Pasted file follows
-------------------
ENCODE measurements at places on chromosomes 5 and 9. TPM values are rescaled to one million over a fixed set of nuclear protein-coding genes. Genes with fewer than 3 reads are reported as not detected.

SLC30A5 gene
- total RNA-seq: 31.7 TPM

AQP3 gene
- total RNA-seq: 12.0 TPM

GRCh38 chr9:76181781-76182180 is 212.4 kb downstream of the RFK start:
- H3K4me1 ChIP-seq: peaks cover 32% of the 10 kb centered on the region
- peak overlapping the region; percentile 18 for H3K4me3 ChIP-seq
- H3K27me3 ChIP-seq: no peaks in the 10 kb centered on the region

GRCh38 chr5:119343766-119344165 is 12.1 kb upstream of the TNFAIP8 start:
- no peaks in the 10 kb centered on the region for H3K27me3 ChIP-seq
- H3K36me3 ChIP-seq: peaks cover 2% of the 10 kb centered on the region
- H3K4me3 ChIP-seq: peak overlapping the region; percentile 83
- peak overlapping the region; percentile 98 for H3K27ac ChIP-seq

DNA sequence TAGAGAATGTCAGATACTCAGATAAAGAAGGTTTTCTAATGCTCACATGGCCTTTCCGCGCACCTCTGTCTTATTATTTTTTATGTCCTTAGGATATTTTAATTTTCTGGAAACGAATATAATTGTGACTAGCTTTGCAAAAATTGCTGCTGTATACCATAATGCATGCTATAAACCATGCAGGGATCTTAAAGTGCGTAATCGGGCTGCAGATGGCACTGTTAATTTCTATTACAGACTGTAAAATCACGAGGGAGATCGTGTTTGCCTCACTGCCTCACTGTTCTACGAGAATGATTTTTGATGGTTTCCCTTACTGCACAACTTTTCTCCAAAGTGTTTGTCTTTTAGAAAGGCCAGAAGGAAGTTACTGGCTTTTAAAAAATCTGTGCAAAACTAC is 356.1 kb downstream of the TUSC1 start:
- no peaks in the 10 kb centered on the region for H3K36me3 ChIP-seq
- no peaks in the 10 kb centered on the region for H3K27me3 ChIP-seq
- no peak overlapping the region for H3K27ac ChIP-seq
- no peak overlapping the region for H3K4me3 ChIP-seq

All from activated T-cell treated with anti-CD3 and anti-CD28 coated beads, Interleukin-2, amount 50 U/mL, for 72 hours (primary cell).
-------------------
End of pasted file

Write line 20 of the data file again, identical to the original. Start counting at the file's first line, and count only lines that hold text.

All from activated T-cell treated with anti-CD3 and anti-CD28 coated beads, Interleukin-2, amount 50 U/mL, for 72 hours (primary cell).